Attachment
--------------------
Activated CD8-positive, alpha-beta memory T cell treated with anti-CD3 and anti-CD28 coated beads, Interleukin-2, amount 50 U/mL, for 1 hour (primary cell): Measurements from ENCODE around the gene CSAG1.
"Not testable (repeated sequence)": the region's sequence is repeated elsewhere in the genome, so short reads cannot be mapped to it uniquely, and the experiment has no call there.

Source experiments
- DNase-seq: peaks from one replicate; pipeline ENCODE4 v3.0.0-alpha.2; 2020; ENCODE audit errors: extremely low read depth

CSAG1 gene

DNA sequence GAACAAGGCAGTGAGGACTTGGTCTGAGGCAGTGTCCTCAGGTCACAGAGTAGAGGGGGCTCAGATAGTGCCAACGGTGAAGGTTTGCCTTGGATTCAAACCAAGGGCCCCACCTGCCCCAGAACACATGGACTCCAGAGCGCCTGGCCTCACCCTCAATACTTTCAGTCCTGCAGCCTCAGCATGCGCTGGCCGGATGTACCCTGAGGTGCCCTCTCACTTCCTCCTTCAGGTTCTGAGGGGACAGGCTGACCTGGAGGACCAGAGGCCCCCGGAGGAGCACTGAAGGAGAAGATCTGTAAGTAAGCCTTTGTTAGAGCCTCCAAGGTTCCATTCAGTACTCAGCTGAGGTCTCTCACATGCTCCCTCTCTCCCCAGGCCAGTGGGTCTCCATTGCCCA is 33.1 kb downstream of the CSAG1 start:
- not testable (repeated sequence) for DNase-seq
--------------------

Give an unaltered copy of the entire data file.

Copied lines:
Activated CD8-positive, alpha-beta memory T cell treated with anti-CD3 and anti-CD28 coated beads, Interleukin-2, amount 50 U/mL, for 1 hour (primary cell): Measurements from ENCODE around the gene CSAG1.
"Not testable (repeated sequence)": the region's sequence is repeated elsewhere in the genome, so short reads cannot be mapped to it uniquely, and the experiment has no call there.

Source experiments
- DNase-seq: peaks from one replicate; pipeline ENCODE4 v3.0.0-alpha.2; 2020; ENCODE audit errors: extremely low read depth

CSAG1 gene

DNA sequence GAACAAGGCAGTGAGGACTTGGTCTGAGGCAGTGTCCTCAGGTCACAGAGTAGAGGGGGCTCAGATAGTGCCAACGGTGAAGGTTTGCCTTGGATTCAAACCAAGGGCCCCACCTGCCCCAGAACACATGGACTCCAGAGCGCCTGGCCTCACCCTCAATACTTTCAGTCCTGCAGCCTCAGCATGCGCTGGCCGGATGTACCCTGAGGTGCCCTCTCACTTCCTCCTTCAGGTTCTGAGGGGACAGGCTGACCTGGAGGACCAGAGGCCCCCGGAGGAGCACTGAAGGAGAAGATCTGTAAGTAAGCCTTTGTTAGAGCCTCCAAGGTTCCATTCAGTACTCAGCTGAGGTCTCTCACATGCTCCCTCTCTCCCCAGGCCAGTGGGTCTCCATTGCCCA is 33.1 kb downstream of the CSAG1 start:
- not testable (repeated sequence) for DNase-seq